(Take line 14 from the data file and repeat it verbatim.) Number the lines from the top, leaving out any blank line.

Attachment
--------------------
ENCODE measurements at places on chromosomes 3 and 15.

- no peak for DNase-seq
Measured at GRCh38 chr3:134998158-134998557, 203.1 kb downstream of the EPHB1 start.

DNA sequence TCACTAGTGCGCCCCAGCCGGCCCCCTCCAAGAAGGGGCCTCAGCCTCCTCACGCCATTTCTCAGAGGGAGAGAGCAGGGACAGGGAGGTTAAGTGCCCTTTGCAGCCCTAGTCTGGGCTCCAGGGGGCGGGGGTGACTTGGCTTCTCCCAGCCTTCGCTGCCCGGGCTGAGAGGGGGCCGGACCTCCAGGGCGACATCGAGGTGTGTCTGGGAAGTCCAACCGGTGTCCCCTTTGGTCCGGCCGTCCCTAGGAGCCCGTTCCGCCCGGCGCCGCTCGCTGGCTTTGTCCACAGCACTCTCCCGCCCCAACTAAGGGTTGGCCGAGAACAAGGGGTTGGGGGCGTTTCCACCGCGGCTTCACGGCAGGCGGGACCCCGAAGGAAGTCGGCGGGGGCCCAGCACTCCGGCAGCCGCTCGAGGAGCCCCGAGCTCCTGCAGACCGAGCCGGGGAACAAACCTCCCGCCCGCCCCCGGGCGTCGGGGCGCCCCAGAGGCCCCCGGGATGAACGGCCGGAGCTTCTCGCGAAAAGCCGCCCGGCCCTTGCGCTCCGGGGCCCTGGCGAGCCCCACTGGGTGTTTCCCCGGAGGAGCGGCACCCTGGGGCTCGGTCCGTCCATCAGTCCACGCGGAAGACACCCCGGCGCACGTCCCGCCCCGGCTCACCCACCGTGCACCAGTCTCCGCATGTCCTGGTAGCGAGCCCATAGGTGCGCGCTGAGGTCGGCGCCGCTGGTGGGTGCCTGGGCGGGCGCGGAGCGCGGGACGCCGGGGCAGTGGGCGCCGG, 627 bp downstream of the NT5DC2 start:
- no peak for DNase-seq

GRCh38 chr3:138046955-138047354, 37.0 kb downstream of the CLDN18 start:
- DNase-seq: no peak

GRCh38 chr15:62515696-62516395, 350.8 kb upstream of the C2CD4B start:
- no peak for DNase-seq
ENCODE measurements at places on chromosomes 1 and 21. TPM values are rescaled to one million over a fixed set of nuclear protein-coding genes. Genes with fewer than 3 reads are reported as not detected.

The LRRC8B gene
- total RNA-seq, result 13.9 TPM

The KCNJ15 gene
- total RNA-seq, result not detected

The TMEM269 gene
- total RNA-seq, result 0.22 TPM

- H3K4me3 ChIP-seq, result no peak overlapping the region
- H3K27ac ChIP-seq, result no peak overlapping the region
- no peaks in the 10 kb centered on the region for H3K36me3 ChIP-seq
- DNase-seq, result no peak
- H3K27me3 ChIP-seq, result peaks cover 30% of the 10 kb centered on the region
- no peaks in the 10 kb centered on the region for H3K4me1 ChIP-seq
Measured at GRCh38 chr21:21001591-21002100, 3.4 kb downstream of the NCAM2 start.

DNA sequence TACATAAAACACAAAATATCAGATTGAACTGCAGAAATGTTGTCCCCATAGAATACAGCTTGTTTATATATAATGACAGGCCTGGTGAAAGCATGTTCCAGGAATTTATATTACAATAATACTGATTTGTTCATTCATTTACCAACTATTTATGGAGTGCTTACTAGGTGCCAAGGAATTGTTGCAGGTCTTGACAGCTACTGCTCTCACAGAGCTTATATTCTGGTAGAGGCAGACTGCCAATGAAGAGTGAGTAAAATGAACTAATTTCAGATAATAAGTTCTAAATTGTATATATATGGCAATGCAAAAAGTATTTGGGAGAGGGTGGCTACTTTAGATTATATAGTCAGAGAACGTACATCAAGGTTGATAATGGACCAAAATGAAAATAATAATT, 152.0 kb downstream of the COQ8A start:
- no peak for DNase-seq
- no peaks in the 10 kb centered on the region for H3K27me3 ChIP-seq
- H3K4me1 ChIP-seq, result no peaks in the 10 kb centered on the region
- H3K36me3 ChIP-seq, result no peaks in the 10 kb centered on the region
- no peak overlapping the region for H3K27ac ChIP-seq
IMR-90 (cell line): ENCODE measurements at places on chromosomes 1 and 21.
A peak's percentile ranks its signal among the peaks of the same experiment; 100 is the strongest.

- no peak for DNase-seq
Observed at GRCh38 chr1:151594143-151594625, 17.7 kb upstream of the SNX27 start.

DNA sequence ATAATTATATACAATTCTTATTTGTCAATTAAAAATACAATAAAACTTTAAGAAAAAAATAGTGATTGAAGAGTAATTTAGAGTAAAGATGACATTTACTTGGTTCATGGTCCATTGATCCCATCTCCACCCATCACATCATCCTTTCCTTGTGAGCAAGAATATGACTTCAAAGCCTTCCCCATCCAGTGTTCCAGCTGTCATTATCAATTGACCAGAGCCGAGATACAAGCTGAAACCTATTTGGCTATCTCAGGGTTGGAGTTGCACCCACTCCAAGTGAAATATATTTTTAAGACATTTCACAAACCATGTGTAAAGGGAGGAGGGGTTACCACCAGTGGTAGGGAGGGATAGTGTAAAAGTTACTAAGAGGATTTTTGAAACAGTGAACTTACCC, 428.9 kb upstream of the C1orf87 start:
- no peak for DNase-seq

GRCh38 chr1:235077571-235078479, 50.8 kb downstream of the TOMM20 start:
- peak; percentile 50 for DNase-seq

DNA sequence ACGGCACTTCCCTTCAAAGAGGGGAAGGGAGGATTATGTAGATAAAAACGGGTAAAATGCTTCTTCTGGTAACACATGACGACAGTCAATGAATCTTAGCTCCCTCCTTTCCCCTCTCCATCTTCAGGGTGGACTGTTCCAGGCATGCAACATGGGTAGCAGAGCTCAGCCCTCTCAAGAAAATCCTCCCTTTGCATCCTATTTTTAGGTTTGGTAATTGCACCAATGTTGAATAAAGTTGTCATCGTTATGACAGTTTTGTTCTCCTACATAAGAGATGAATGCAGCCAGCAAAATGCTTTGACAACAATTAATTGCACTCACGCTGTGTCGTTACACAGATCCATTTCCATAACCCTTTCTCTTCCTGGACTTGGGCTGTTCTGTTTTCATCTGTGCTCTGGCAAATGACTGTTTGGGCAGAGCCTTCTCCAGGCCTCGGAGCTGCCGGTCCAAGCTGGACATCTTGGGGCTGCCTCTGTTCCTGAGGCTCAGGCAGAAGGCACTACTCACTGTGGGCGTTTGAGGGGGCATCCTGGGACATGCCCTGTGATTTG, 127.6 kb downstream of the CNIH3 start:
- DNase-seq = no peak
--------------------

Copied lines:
- total RNA-seq, result not detected